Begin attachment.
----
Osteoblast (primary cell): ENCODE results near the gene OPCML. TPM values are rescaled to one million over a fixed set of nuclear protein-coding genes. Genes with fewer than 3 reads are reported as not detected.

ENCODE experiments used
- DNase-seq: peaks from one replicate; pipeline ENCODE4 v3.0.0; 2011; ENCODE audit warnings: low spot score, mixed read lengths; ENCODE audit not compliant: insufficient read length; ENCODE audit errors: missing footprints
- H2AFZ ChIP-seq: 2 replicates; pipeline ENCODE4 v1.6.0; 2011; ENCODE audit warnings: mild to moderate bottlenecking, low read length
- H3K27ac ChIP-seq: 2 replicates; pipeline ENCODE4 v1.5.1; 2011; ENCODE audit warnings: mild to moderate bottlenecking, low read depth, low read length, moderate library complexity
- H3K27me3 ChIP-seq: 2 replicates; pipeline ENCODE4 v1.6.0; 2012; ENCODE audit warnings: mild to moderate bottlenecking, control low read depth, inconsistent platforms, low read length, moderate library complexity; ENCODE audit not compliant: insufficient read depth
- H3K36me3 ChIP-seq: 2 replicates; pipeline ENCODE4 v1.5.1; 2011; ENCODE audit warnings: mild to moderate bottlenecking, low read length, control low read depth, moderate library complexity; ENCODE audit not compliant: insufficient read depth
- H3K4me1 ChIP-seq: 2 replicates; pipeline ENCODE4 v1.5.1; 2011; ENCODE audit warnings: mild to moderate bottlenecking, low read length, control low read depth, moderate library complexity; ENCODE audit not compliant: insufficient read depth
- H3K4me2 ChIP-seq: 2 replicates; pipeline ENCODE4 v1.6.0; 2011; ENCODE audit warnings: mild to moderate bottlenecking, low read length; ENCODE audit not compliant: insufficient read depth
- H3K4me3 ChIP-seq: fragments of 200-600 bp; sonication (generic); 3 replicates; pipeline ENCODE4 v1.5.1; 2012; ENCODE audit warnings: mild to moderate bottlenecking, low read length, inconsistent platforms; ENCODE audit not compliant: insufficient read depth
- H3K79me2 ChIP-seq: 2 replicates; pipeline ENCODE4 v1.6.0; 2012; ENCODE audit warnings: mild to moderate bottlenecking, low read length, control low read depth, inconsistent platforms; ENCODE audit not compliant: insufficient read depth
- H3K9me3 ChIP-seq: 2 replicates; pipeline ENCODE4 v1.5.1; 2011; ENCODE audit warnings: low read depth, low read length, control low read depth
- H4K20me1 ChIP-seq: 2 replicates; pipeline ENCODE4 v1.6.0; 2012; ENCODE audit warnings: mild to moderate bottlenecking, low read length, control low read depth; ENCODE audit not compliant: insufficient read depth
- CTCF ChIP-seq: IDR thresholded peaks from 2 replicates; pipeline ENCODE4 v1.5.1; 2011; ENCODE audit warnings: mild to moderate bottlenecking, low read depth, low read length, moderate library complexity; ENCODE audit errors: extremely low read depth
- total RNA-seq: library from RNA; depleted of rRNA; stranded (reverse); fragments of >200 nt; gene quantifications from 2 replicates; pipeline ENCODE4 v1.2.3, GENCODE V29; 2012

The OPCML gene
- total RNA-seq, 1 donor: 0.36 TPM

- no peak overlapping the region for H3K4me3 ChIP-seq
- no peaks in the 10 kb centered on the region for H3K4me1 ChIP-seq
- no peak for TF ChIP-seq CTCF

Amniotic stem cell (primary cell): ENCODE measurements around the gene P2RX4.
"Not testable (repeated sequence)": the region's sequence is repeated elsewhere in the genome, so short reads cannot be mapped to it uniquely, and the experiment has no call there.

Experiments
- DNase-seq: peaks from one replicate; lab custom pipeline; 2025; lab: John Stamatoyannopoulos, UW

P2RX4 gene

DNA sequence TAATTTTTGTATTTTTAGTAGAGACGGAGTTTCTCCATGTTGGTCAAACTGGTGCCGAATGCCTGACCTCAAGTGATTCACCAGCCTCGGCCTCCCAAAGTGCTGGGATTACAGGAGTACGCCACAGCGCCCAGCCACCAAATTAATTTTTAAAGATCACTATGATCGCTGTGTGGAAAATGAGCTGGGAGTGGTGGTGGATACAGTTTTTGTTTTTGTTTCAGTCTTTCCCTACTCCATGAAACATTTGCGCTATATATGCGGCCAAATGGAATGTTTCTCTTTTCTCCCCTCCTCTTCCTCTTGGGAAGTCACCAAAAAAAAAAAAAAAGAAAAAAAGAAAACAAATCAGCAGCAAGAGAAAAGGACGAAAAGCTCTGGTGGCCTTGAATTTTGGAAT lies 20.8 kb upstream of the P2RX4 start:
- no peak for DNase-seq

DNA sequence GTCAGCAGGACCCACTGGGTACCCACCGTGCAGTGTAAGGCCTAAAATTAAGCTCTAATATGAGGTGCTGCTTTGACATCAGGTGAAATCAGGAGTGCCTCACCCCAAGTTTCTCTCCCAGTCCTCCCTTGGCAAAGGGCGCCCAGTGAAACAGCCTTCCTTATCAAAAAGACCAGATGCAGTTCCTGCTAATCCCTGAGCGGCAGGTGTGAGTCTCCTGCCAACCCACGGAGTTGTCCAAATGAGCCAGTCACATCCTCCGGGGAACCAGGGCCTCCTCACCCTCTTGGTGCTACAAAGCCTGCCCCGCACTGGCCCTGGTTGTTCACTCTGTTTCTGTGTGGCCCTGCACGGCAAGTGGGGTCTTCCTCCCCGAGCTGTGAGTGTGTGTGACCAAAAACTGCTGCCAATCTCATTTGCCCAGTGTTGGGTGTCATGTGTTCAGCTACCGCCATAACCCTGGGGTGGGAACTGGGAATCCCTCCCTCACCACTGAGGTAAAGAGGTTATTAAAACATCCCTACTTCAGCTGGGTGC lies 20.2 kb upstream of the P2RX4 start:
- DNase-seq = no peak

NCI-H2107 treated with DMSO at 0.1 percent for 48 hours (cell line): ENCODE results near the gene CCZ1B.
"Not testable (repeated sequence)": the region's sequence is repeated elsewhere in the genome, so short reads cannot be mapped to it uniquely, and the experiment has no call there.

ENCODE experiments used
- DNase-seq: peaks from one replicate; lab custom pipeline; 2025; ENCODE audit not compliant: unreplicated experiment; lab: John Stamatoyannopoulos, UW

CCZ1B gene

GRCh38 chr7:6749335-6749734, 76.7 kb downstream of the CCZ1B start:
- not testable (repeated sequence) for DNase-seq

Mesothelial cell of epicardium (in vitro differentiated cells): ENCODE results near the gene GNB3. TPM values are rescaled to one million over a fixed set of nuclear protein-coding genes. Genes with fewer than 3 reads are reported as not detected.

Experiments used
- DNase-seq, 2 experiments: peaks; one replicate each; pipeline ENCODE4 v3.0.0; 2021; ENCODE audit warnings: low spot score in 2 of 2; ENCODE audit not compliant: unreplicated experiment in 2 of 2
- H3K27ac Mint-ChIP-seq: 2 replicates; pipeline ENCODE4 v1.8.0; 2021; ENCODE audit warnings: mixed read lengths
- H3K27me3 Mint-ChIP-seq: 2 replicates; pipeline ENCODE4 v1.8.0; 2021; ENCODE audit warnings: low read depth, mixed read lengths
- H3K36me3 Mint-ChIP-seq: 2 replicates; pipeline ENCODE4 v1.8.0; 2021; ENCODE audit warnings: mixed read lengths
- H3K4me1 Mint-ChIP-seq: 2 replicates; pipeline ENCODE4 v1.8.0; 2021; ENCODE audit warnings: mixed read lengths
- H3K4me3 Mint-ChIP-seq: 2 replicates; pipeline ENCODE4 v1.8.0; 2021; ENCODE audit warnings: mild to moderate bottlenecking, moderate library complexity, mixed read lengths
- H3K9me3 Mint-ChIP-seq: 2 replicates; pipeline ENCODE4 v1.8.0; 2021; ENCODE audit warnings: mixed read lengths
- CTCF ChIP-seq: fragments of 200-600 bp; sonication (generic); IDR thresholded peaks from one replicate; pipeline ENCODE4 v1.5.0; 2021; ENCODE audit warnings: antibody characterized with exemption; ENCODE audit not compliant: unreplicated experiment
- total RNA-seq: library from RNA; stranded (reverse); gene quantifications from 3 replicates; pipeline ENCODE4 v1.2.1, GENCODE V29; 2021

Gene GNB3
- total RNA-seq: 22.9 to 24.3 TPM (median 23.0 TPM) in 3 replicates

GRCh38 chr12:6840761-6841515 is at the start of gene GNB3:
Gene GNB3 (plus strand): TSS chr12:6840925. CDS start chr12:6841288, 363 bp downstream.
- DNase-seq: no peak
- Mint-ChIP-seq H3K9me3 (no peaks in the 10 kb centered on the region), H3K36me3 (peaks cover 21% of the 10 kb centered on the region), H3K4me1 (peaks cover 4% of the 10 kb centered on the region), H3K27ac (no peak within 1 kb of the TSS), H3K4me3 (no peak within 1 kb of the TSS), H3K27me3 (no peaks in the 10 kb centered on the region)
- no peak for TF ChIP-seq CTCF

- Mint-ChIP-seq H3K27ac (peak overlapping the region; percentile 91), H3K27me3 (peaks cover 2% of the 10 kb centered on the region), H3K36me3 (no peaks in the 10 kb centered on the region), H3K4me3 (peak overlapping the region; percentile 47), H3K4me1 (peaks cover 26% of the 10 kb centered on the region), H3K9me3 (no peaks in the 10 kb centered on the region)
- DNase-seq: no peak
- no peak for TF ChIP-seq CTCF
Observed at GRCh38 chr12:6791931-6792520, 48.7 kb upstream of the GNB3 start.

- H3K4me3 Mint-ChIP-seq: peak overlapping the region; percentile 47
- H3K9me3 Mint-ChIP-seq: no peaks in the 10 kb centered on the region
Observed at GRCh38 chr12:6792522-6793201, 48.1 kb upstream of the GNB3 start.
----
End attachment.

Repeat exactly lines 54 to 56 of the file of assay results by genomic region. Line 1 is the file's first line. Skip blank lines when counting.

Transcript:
- no peak for TF ChIP-seq CTCF

- Mint-ChIP-seq H3K27ac (peak overlapping the region; percentile 91), H3K27me3 (peaks cover 2% of the 10 kb centered on the region), H3K36me3 (no peaks in the 10 kb centered on the region), H3K4me3 (peak overlapping the region; percentile 47), H3K4me1 (peaks cover 26% of the 10 kb centered on the region), H3K9me3 (no peaks in the 10 kb centered on the region)
- DNase-seq: no peak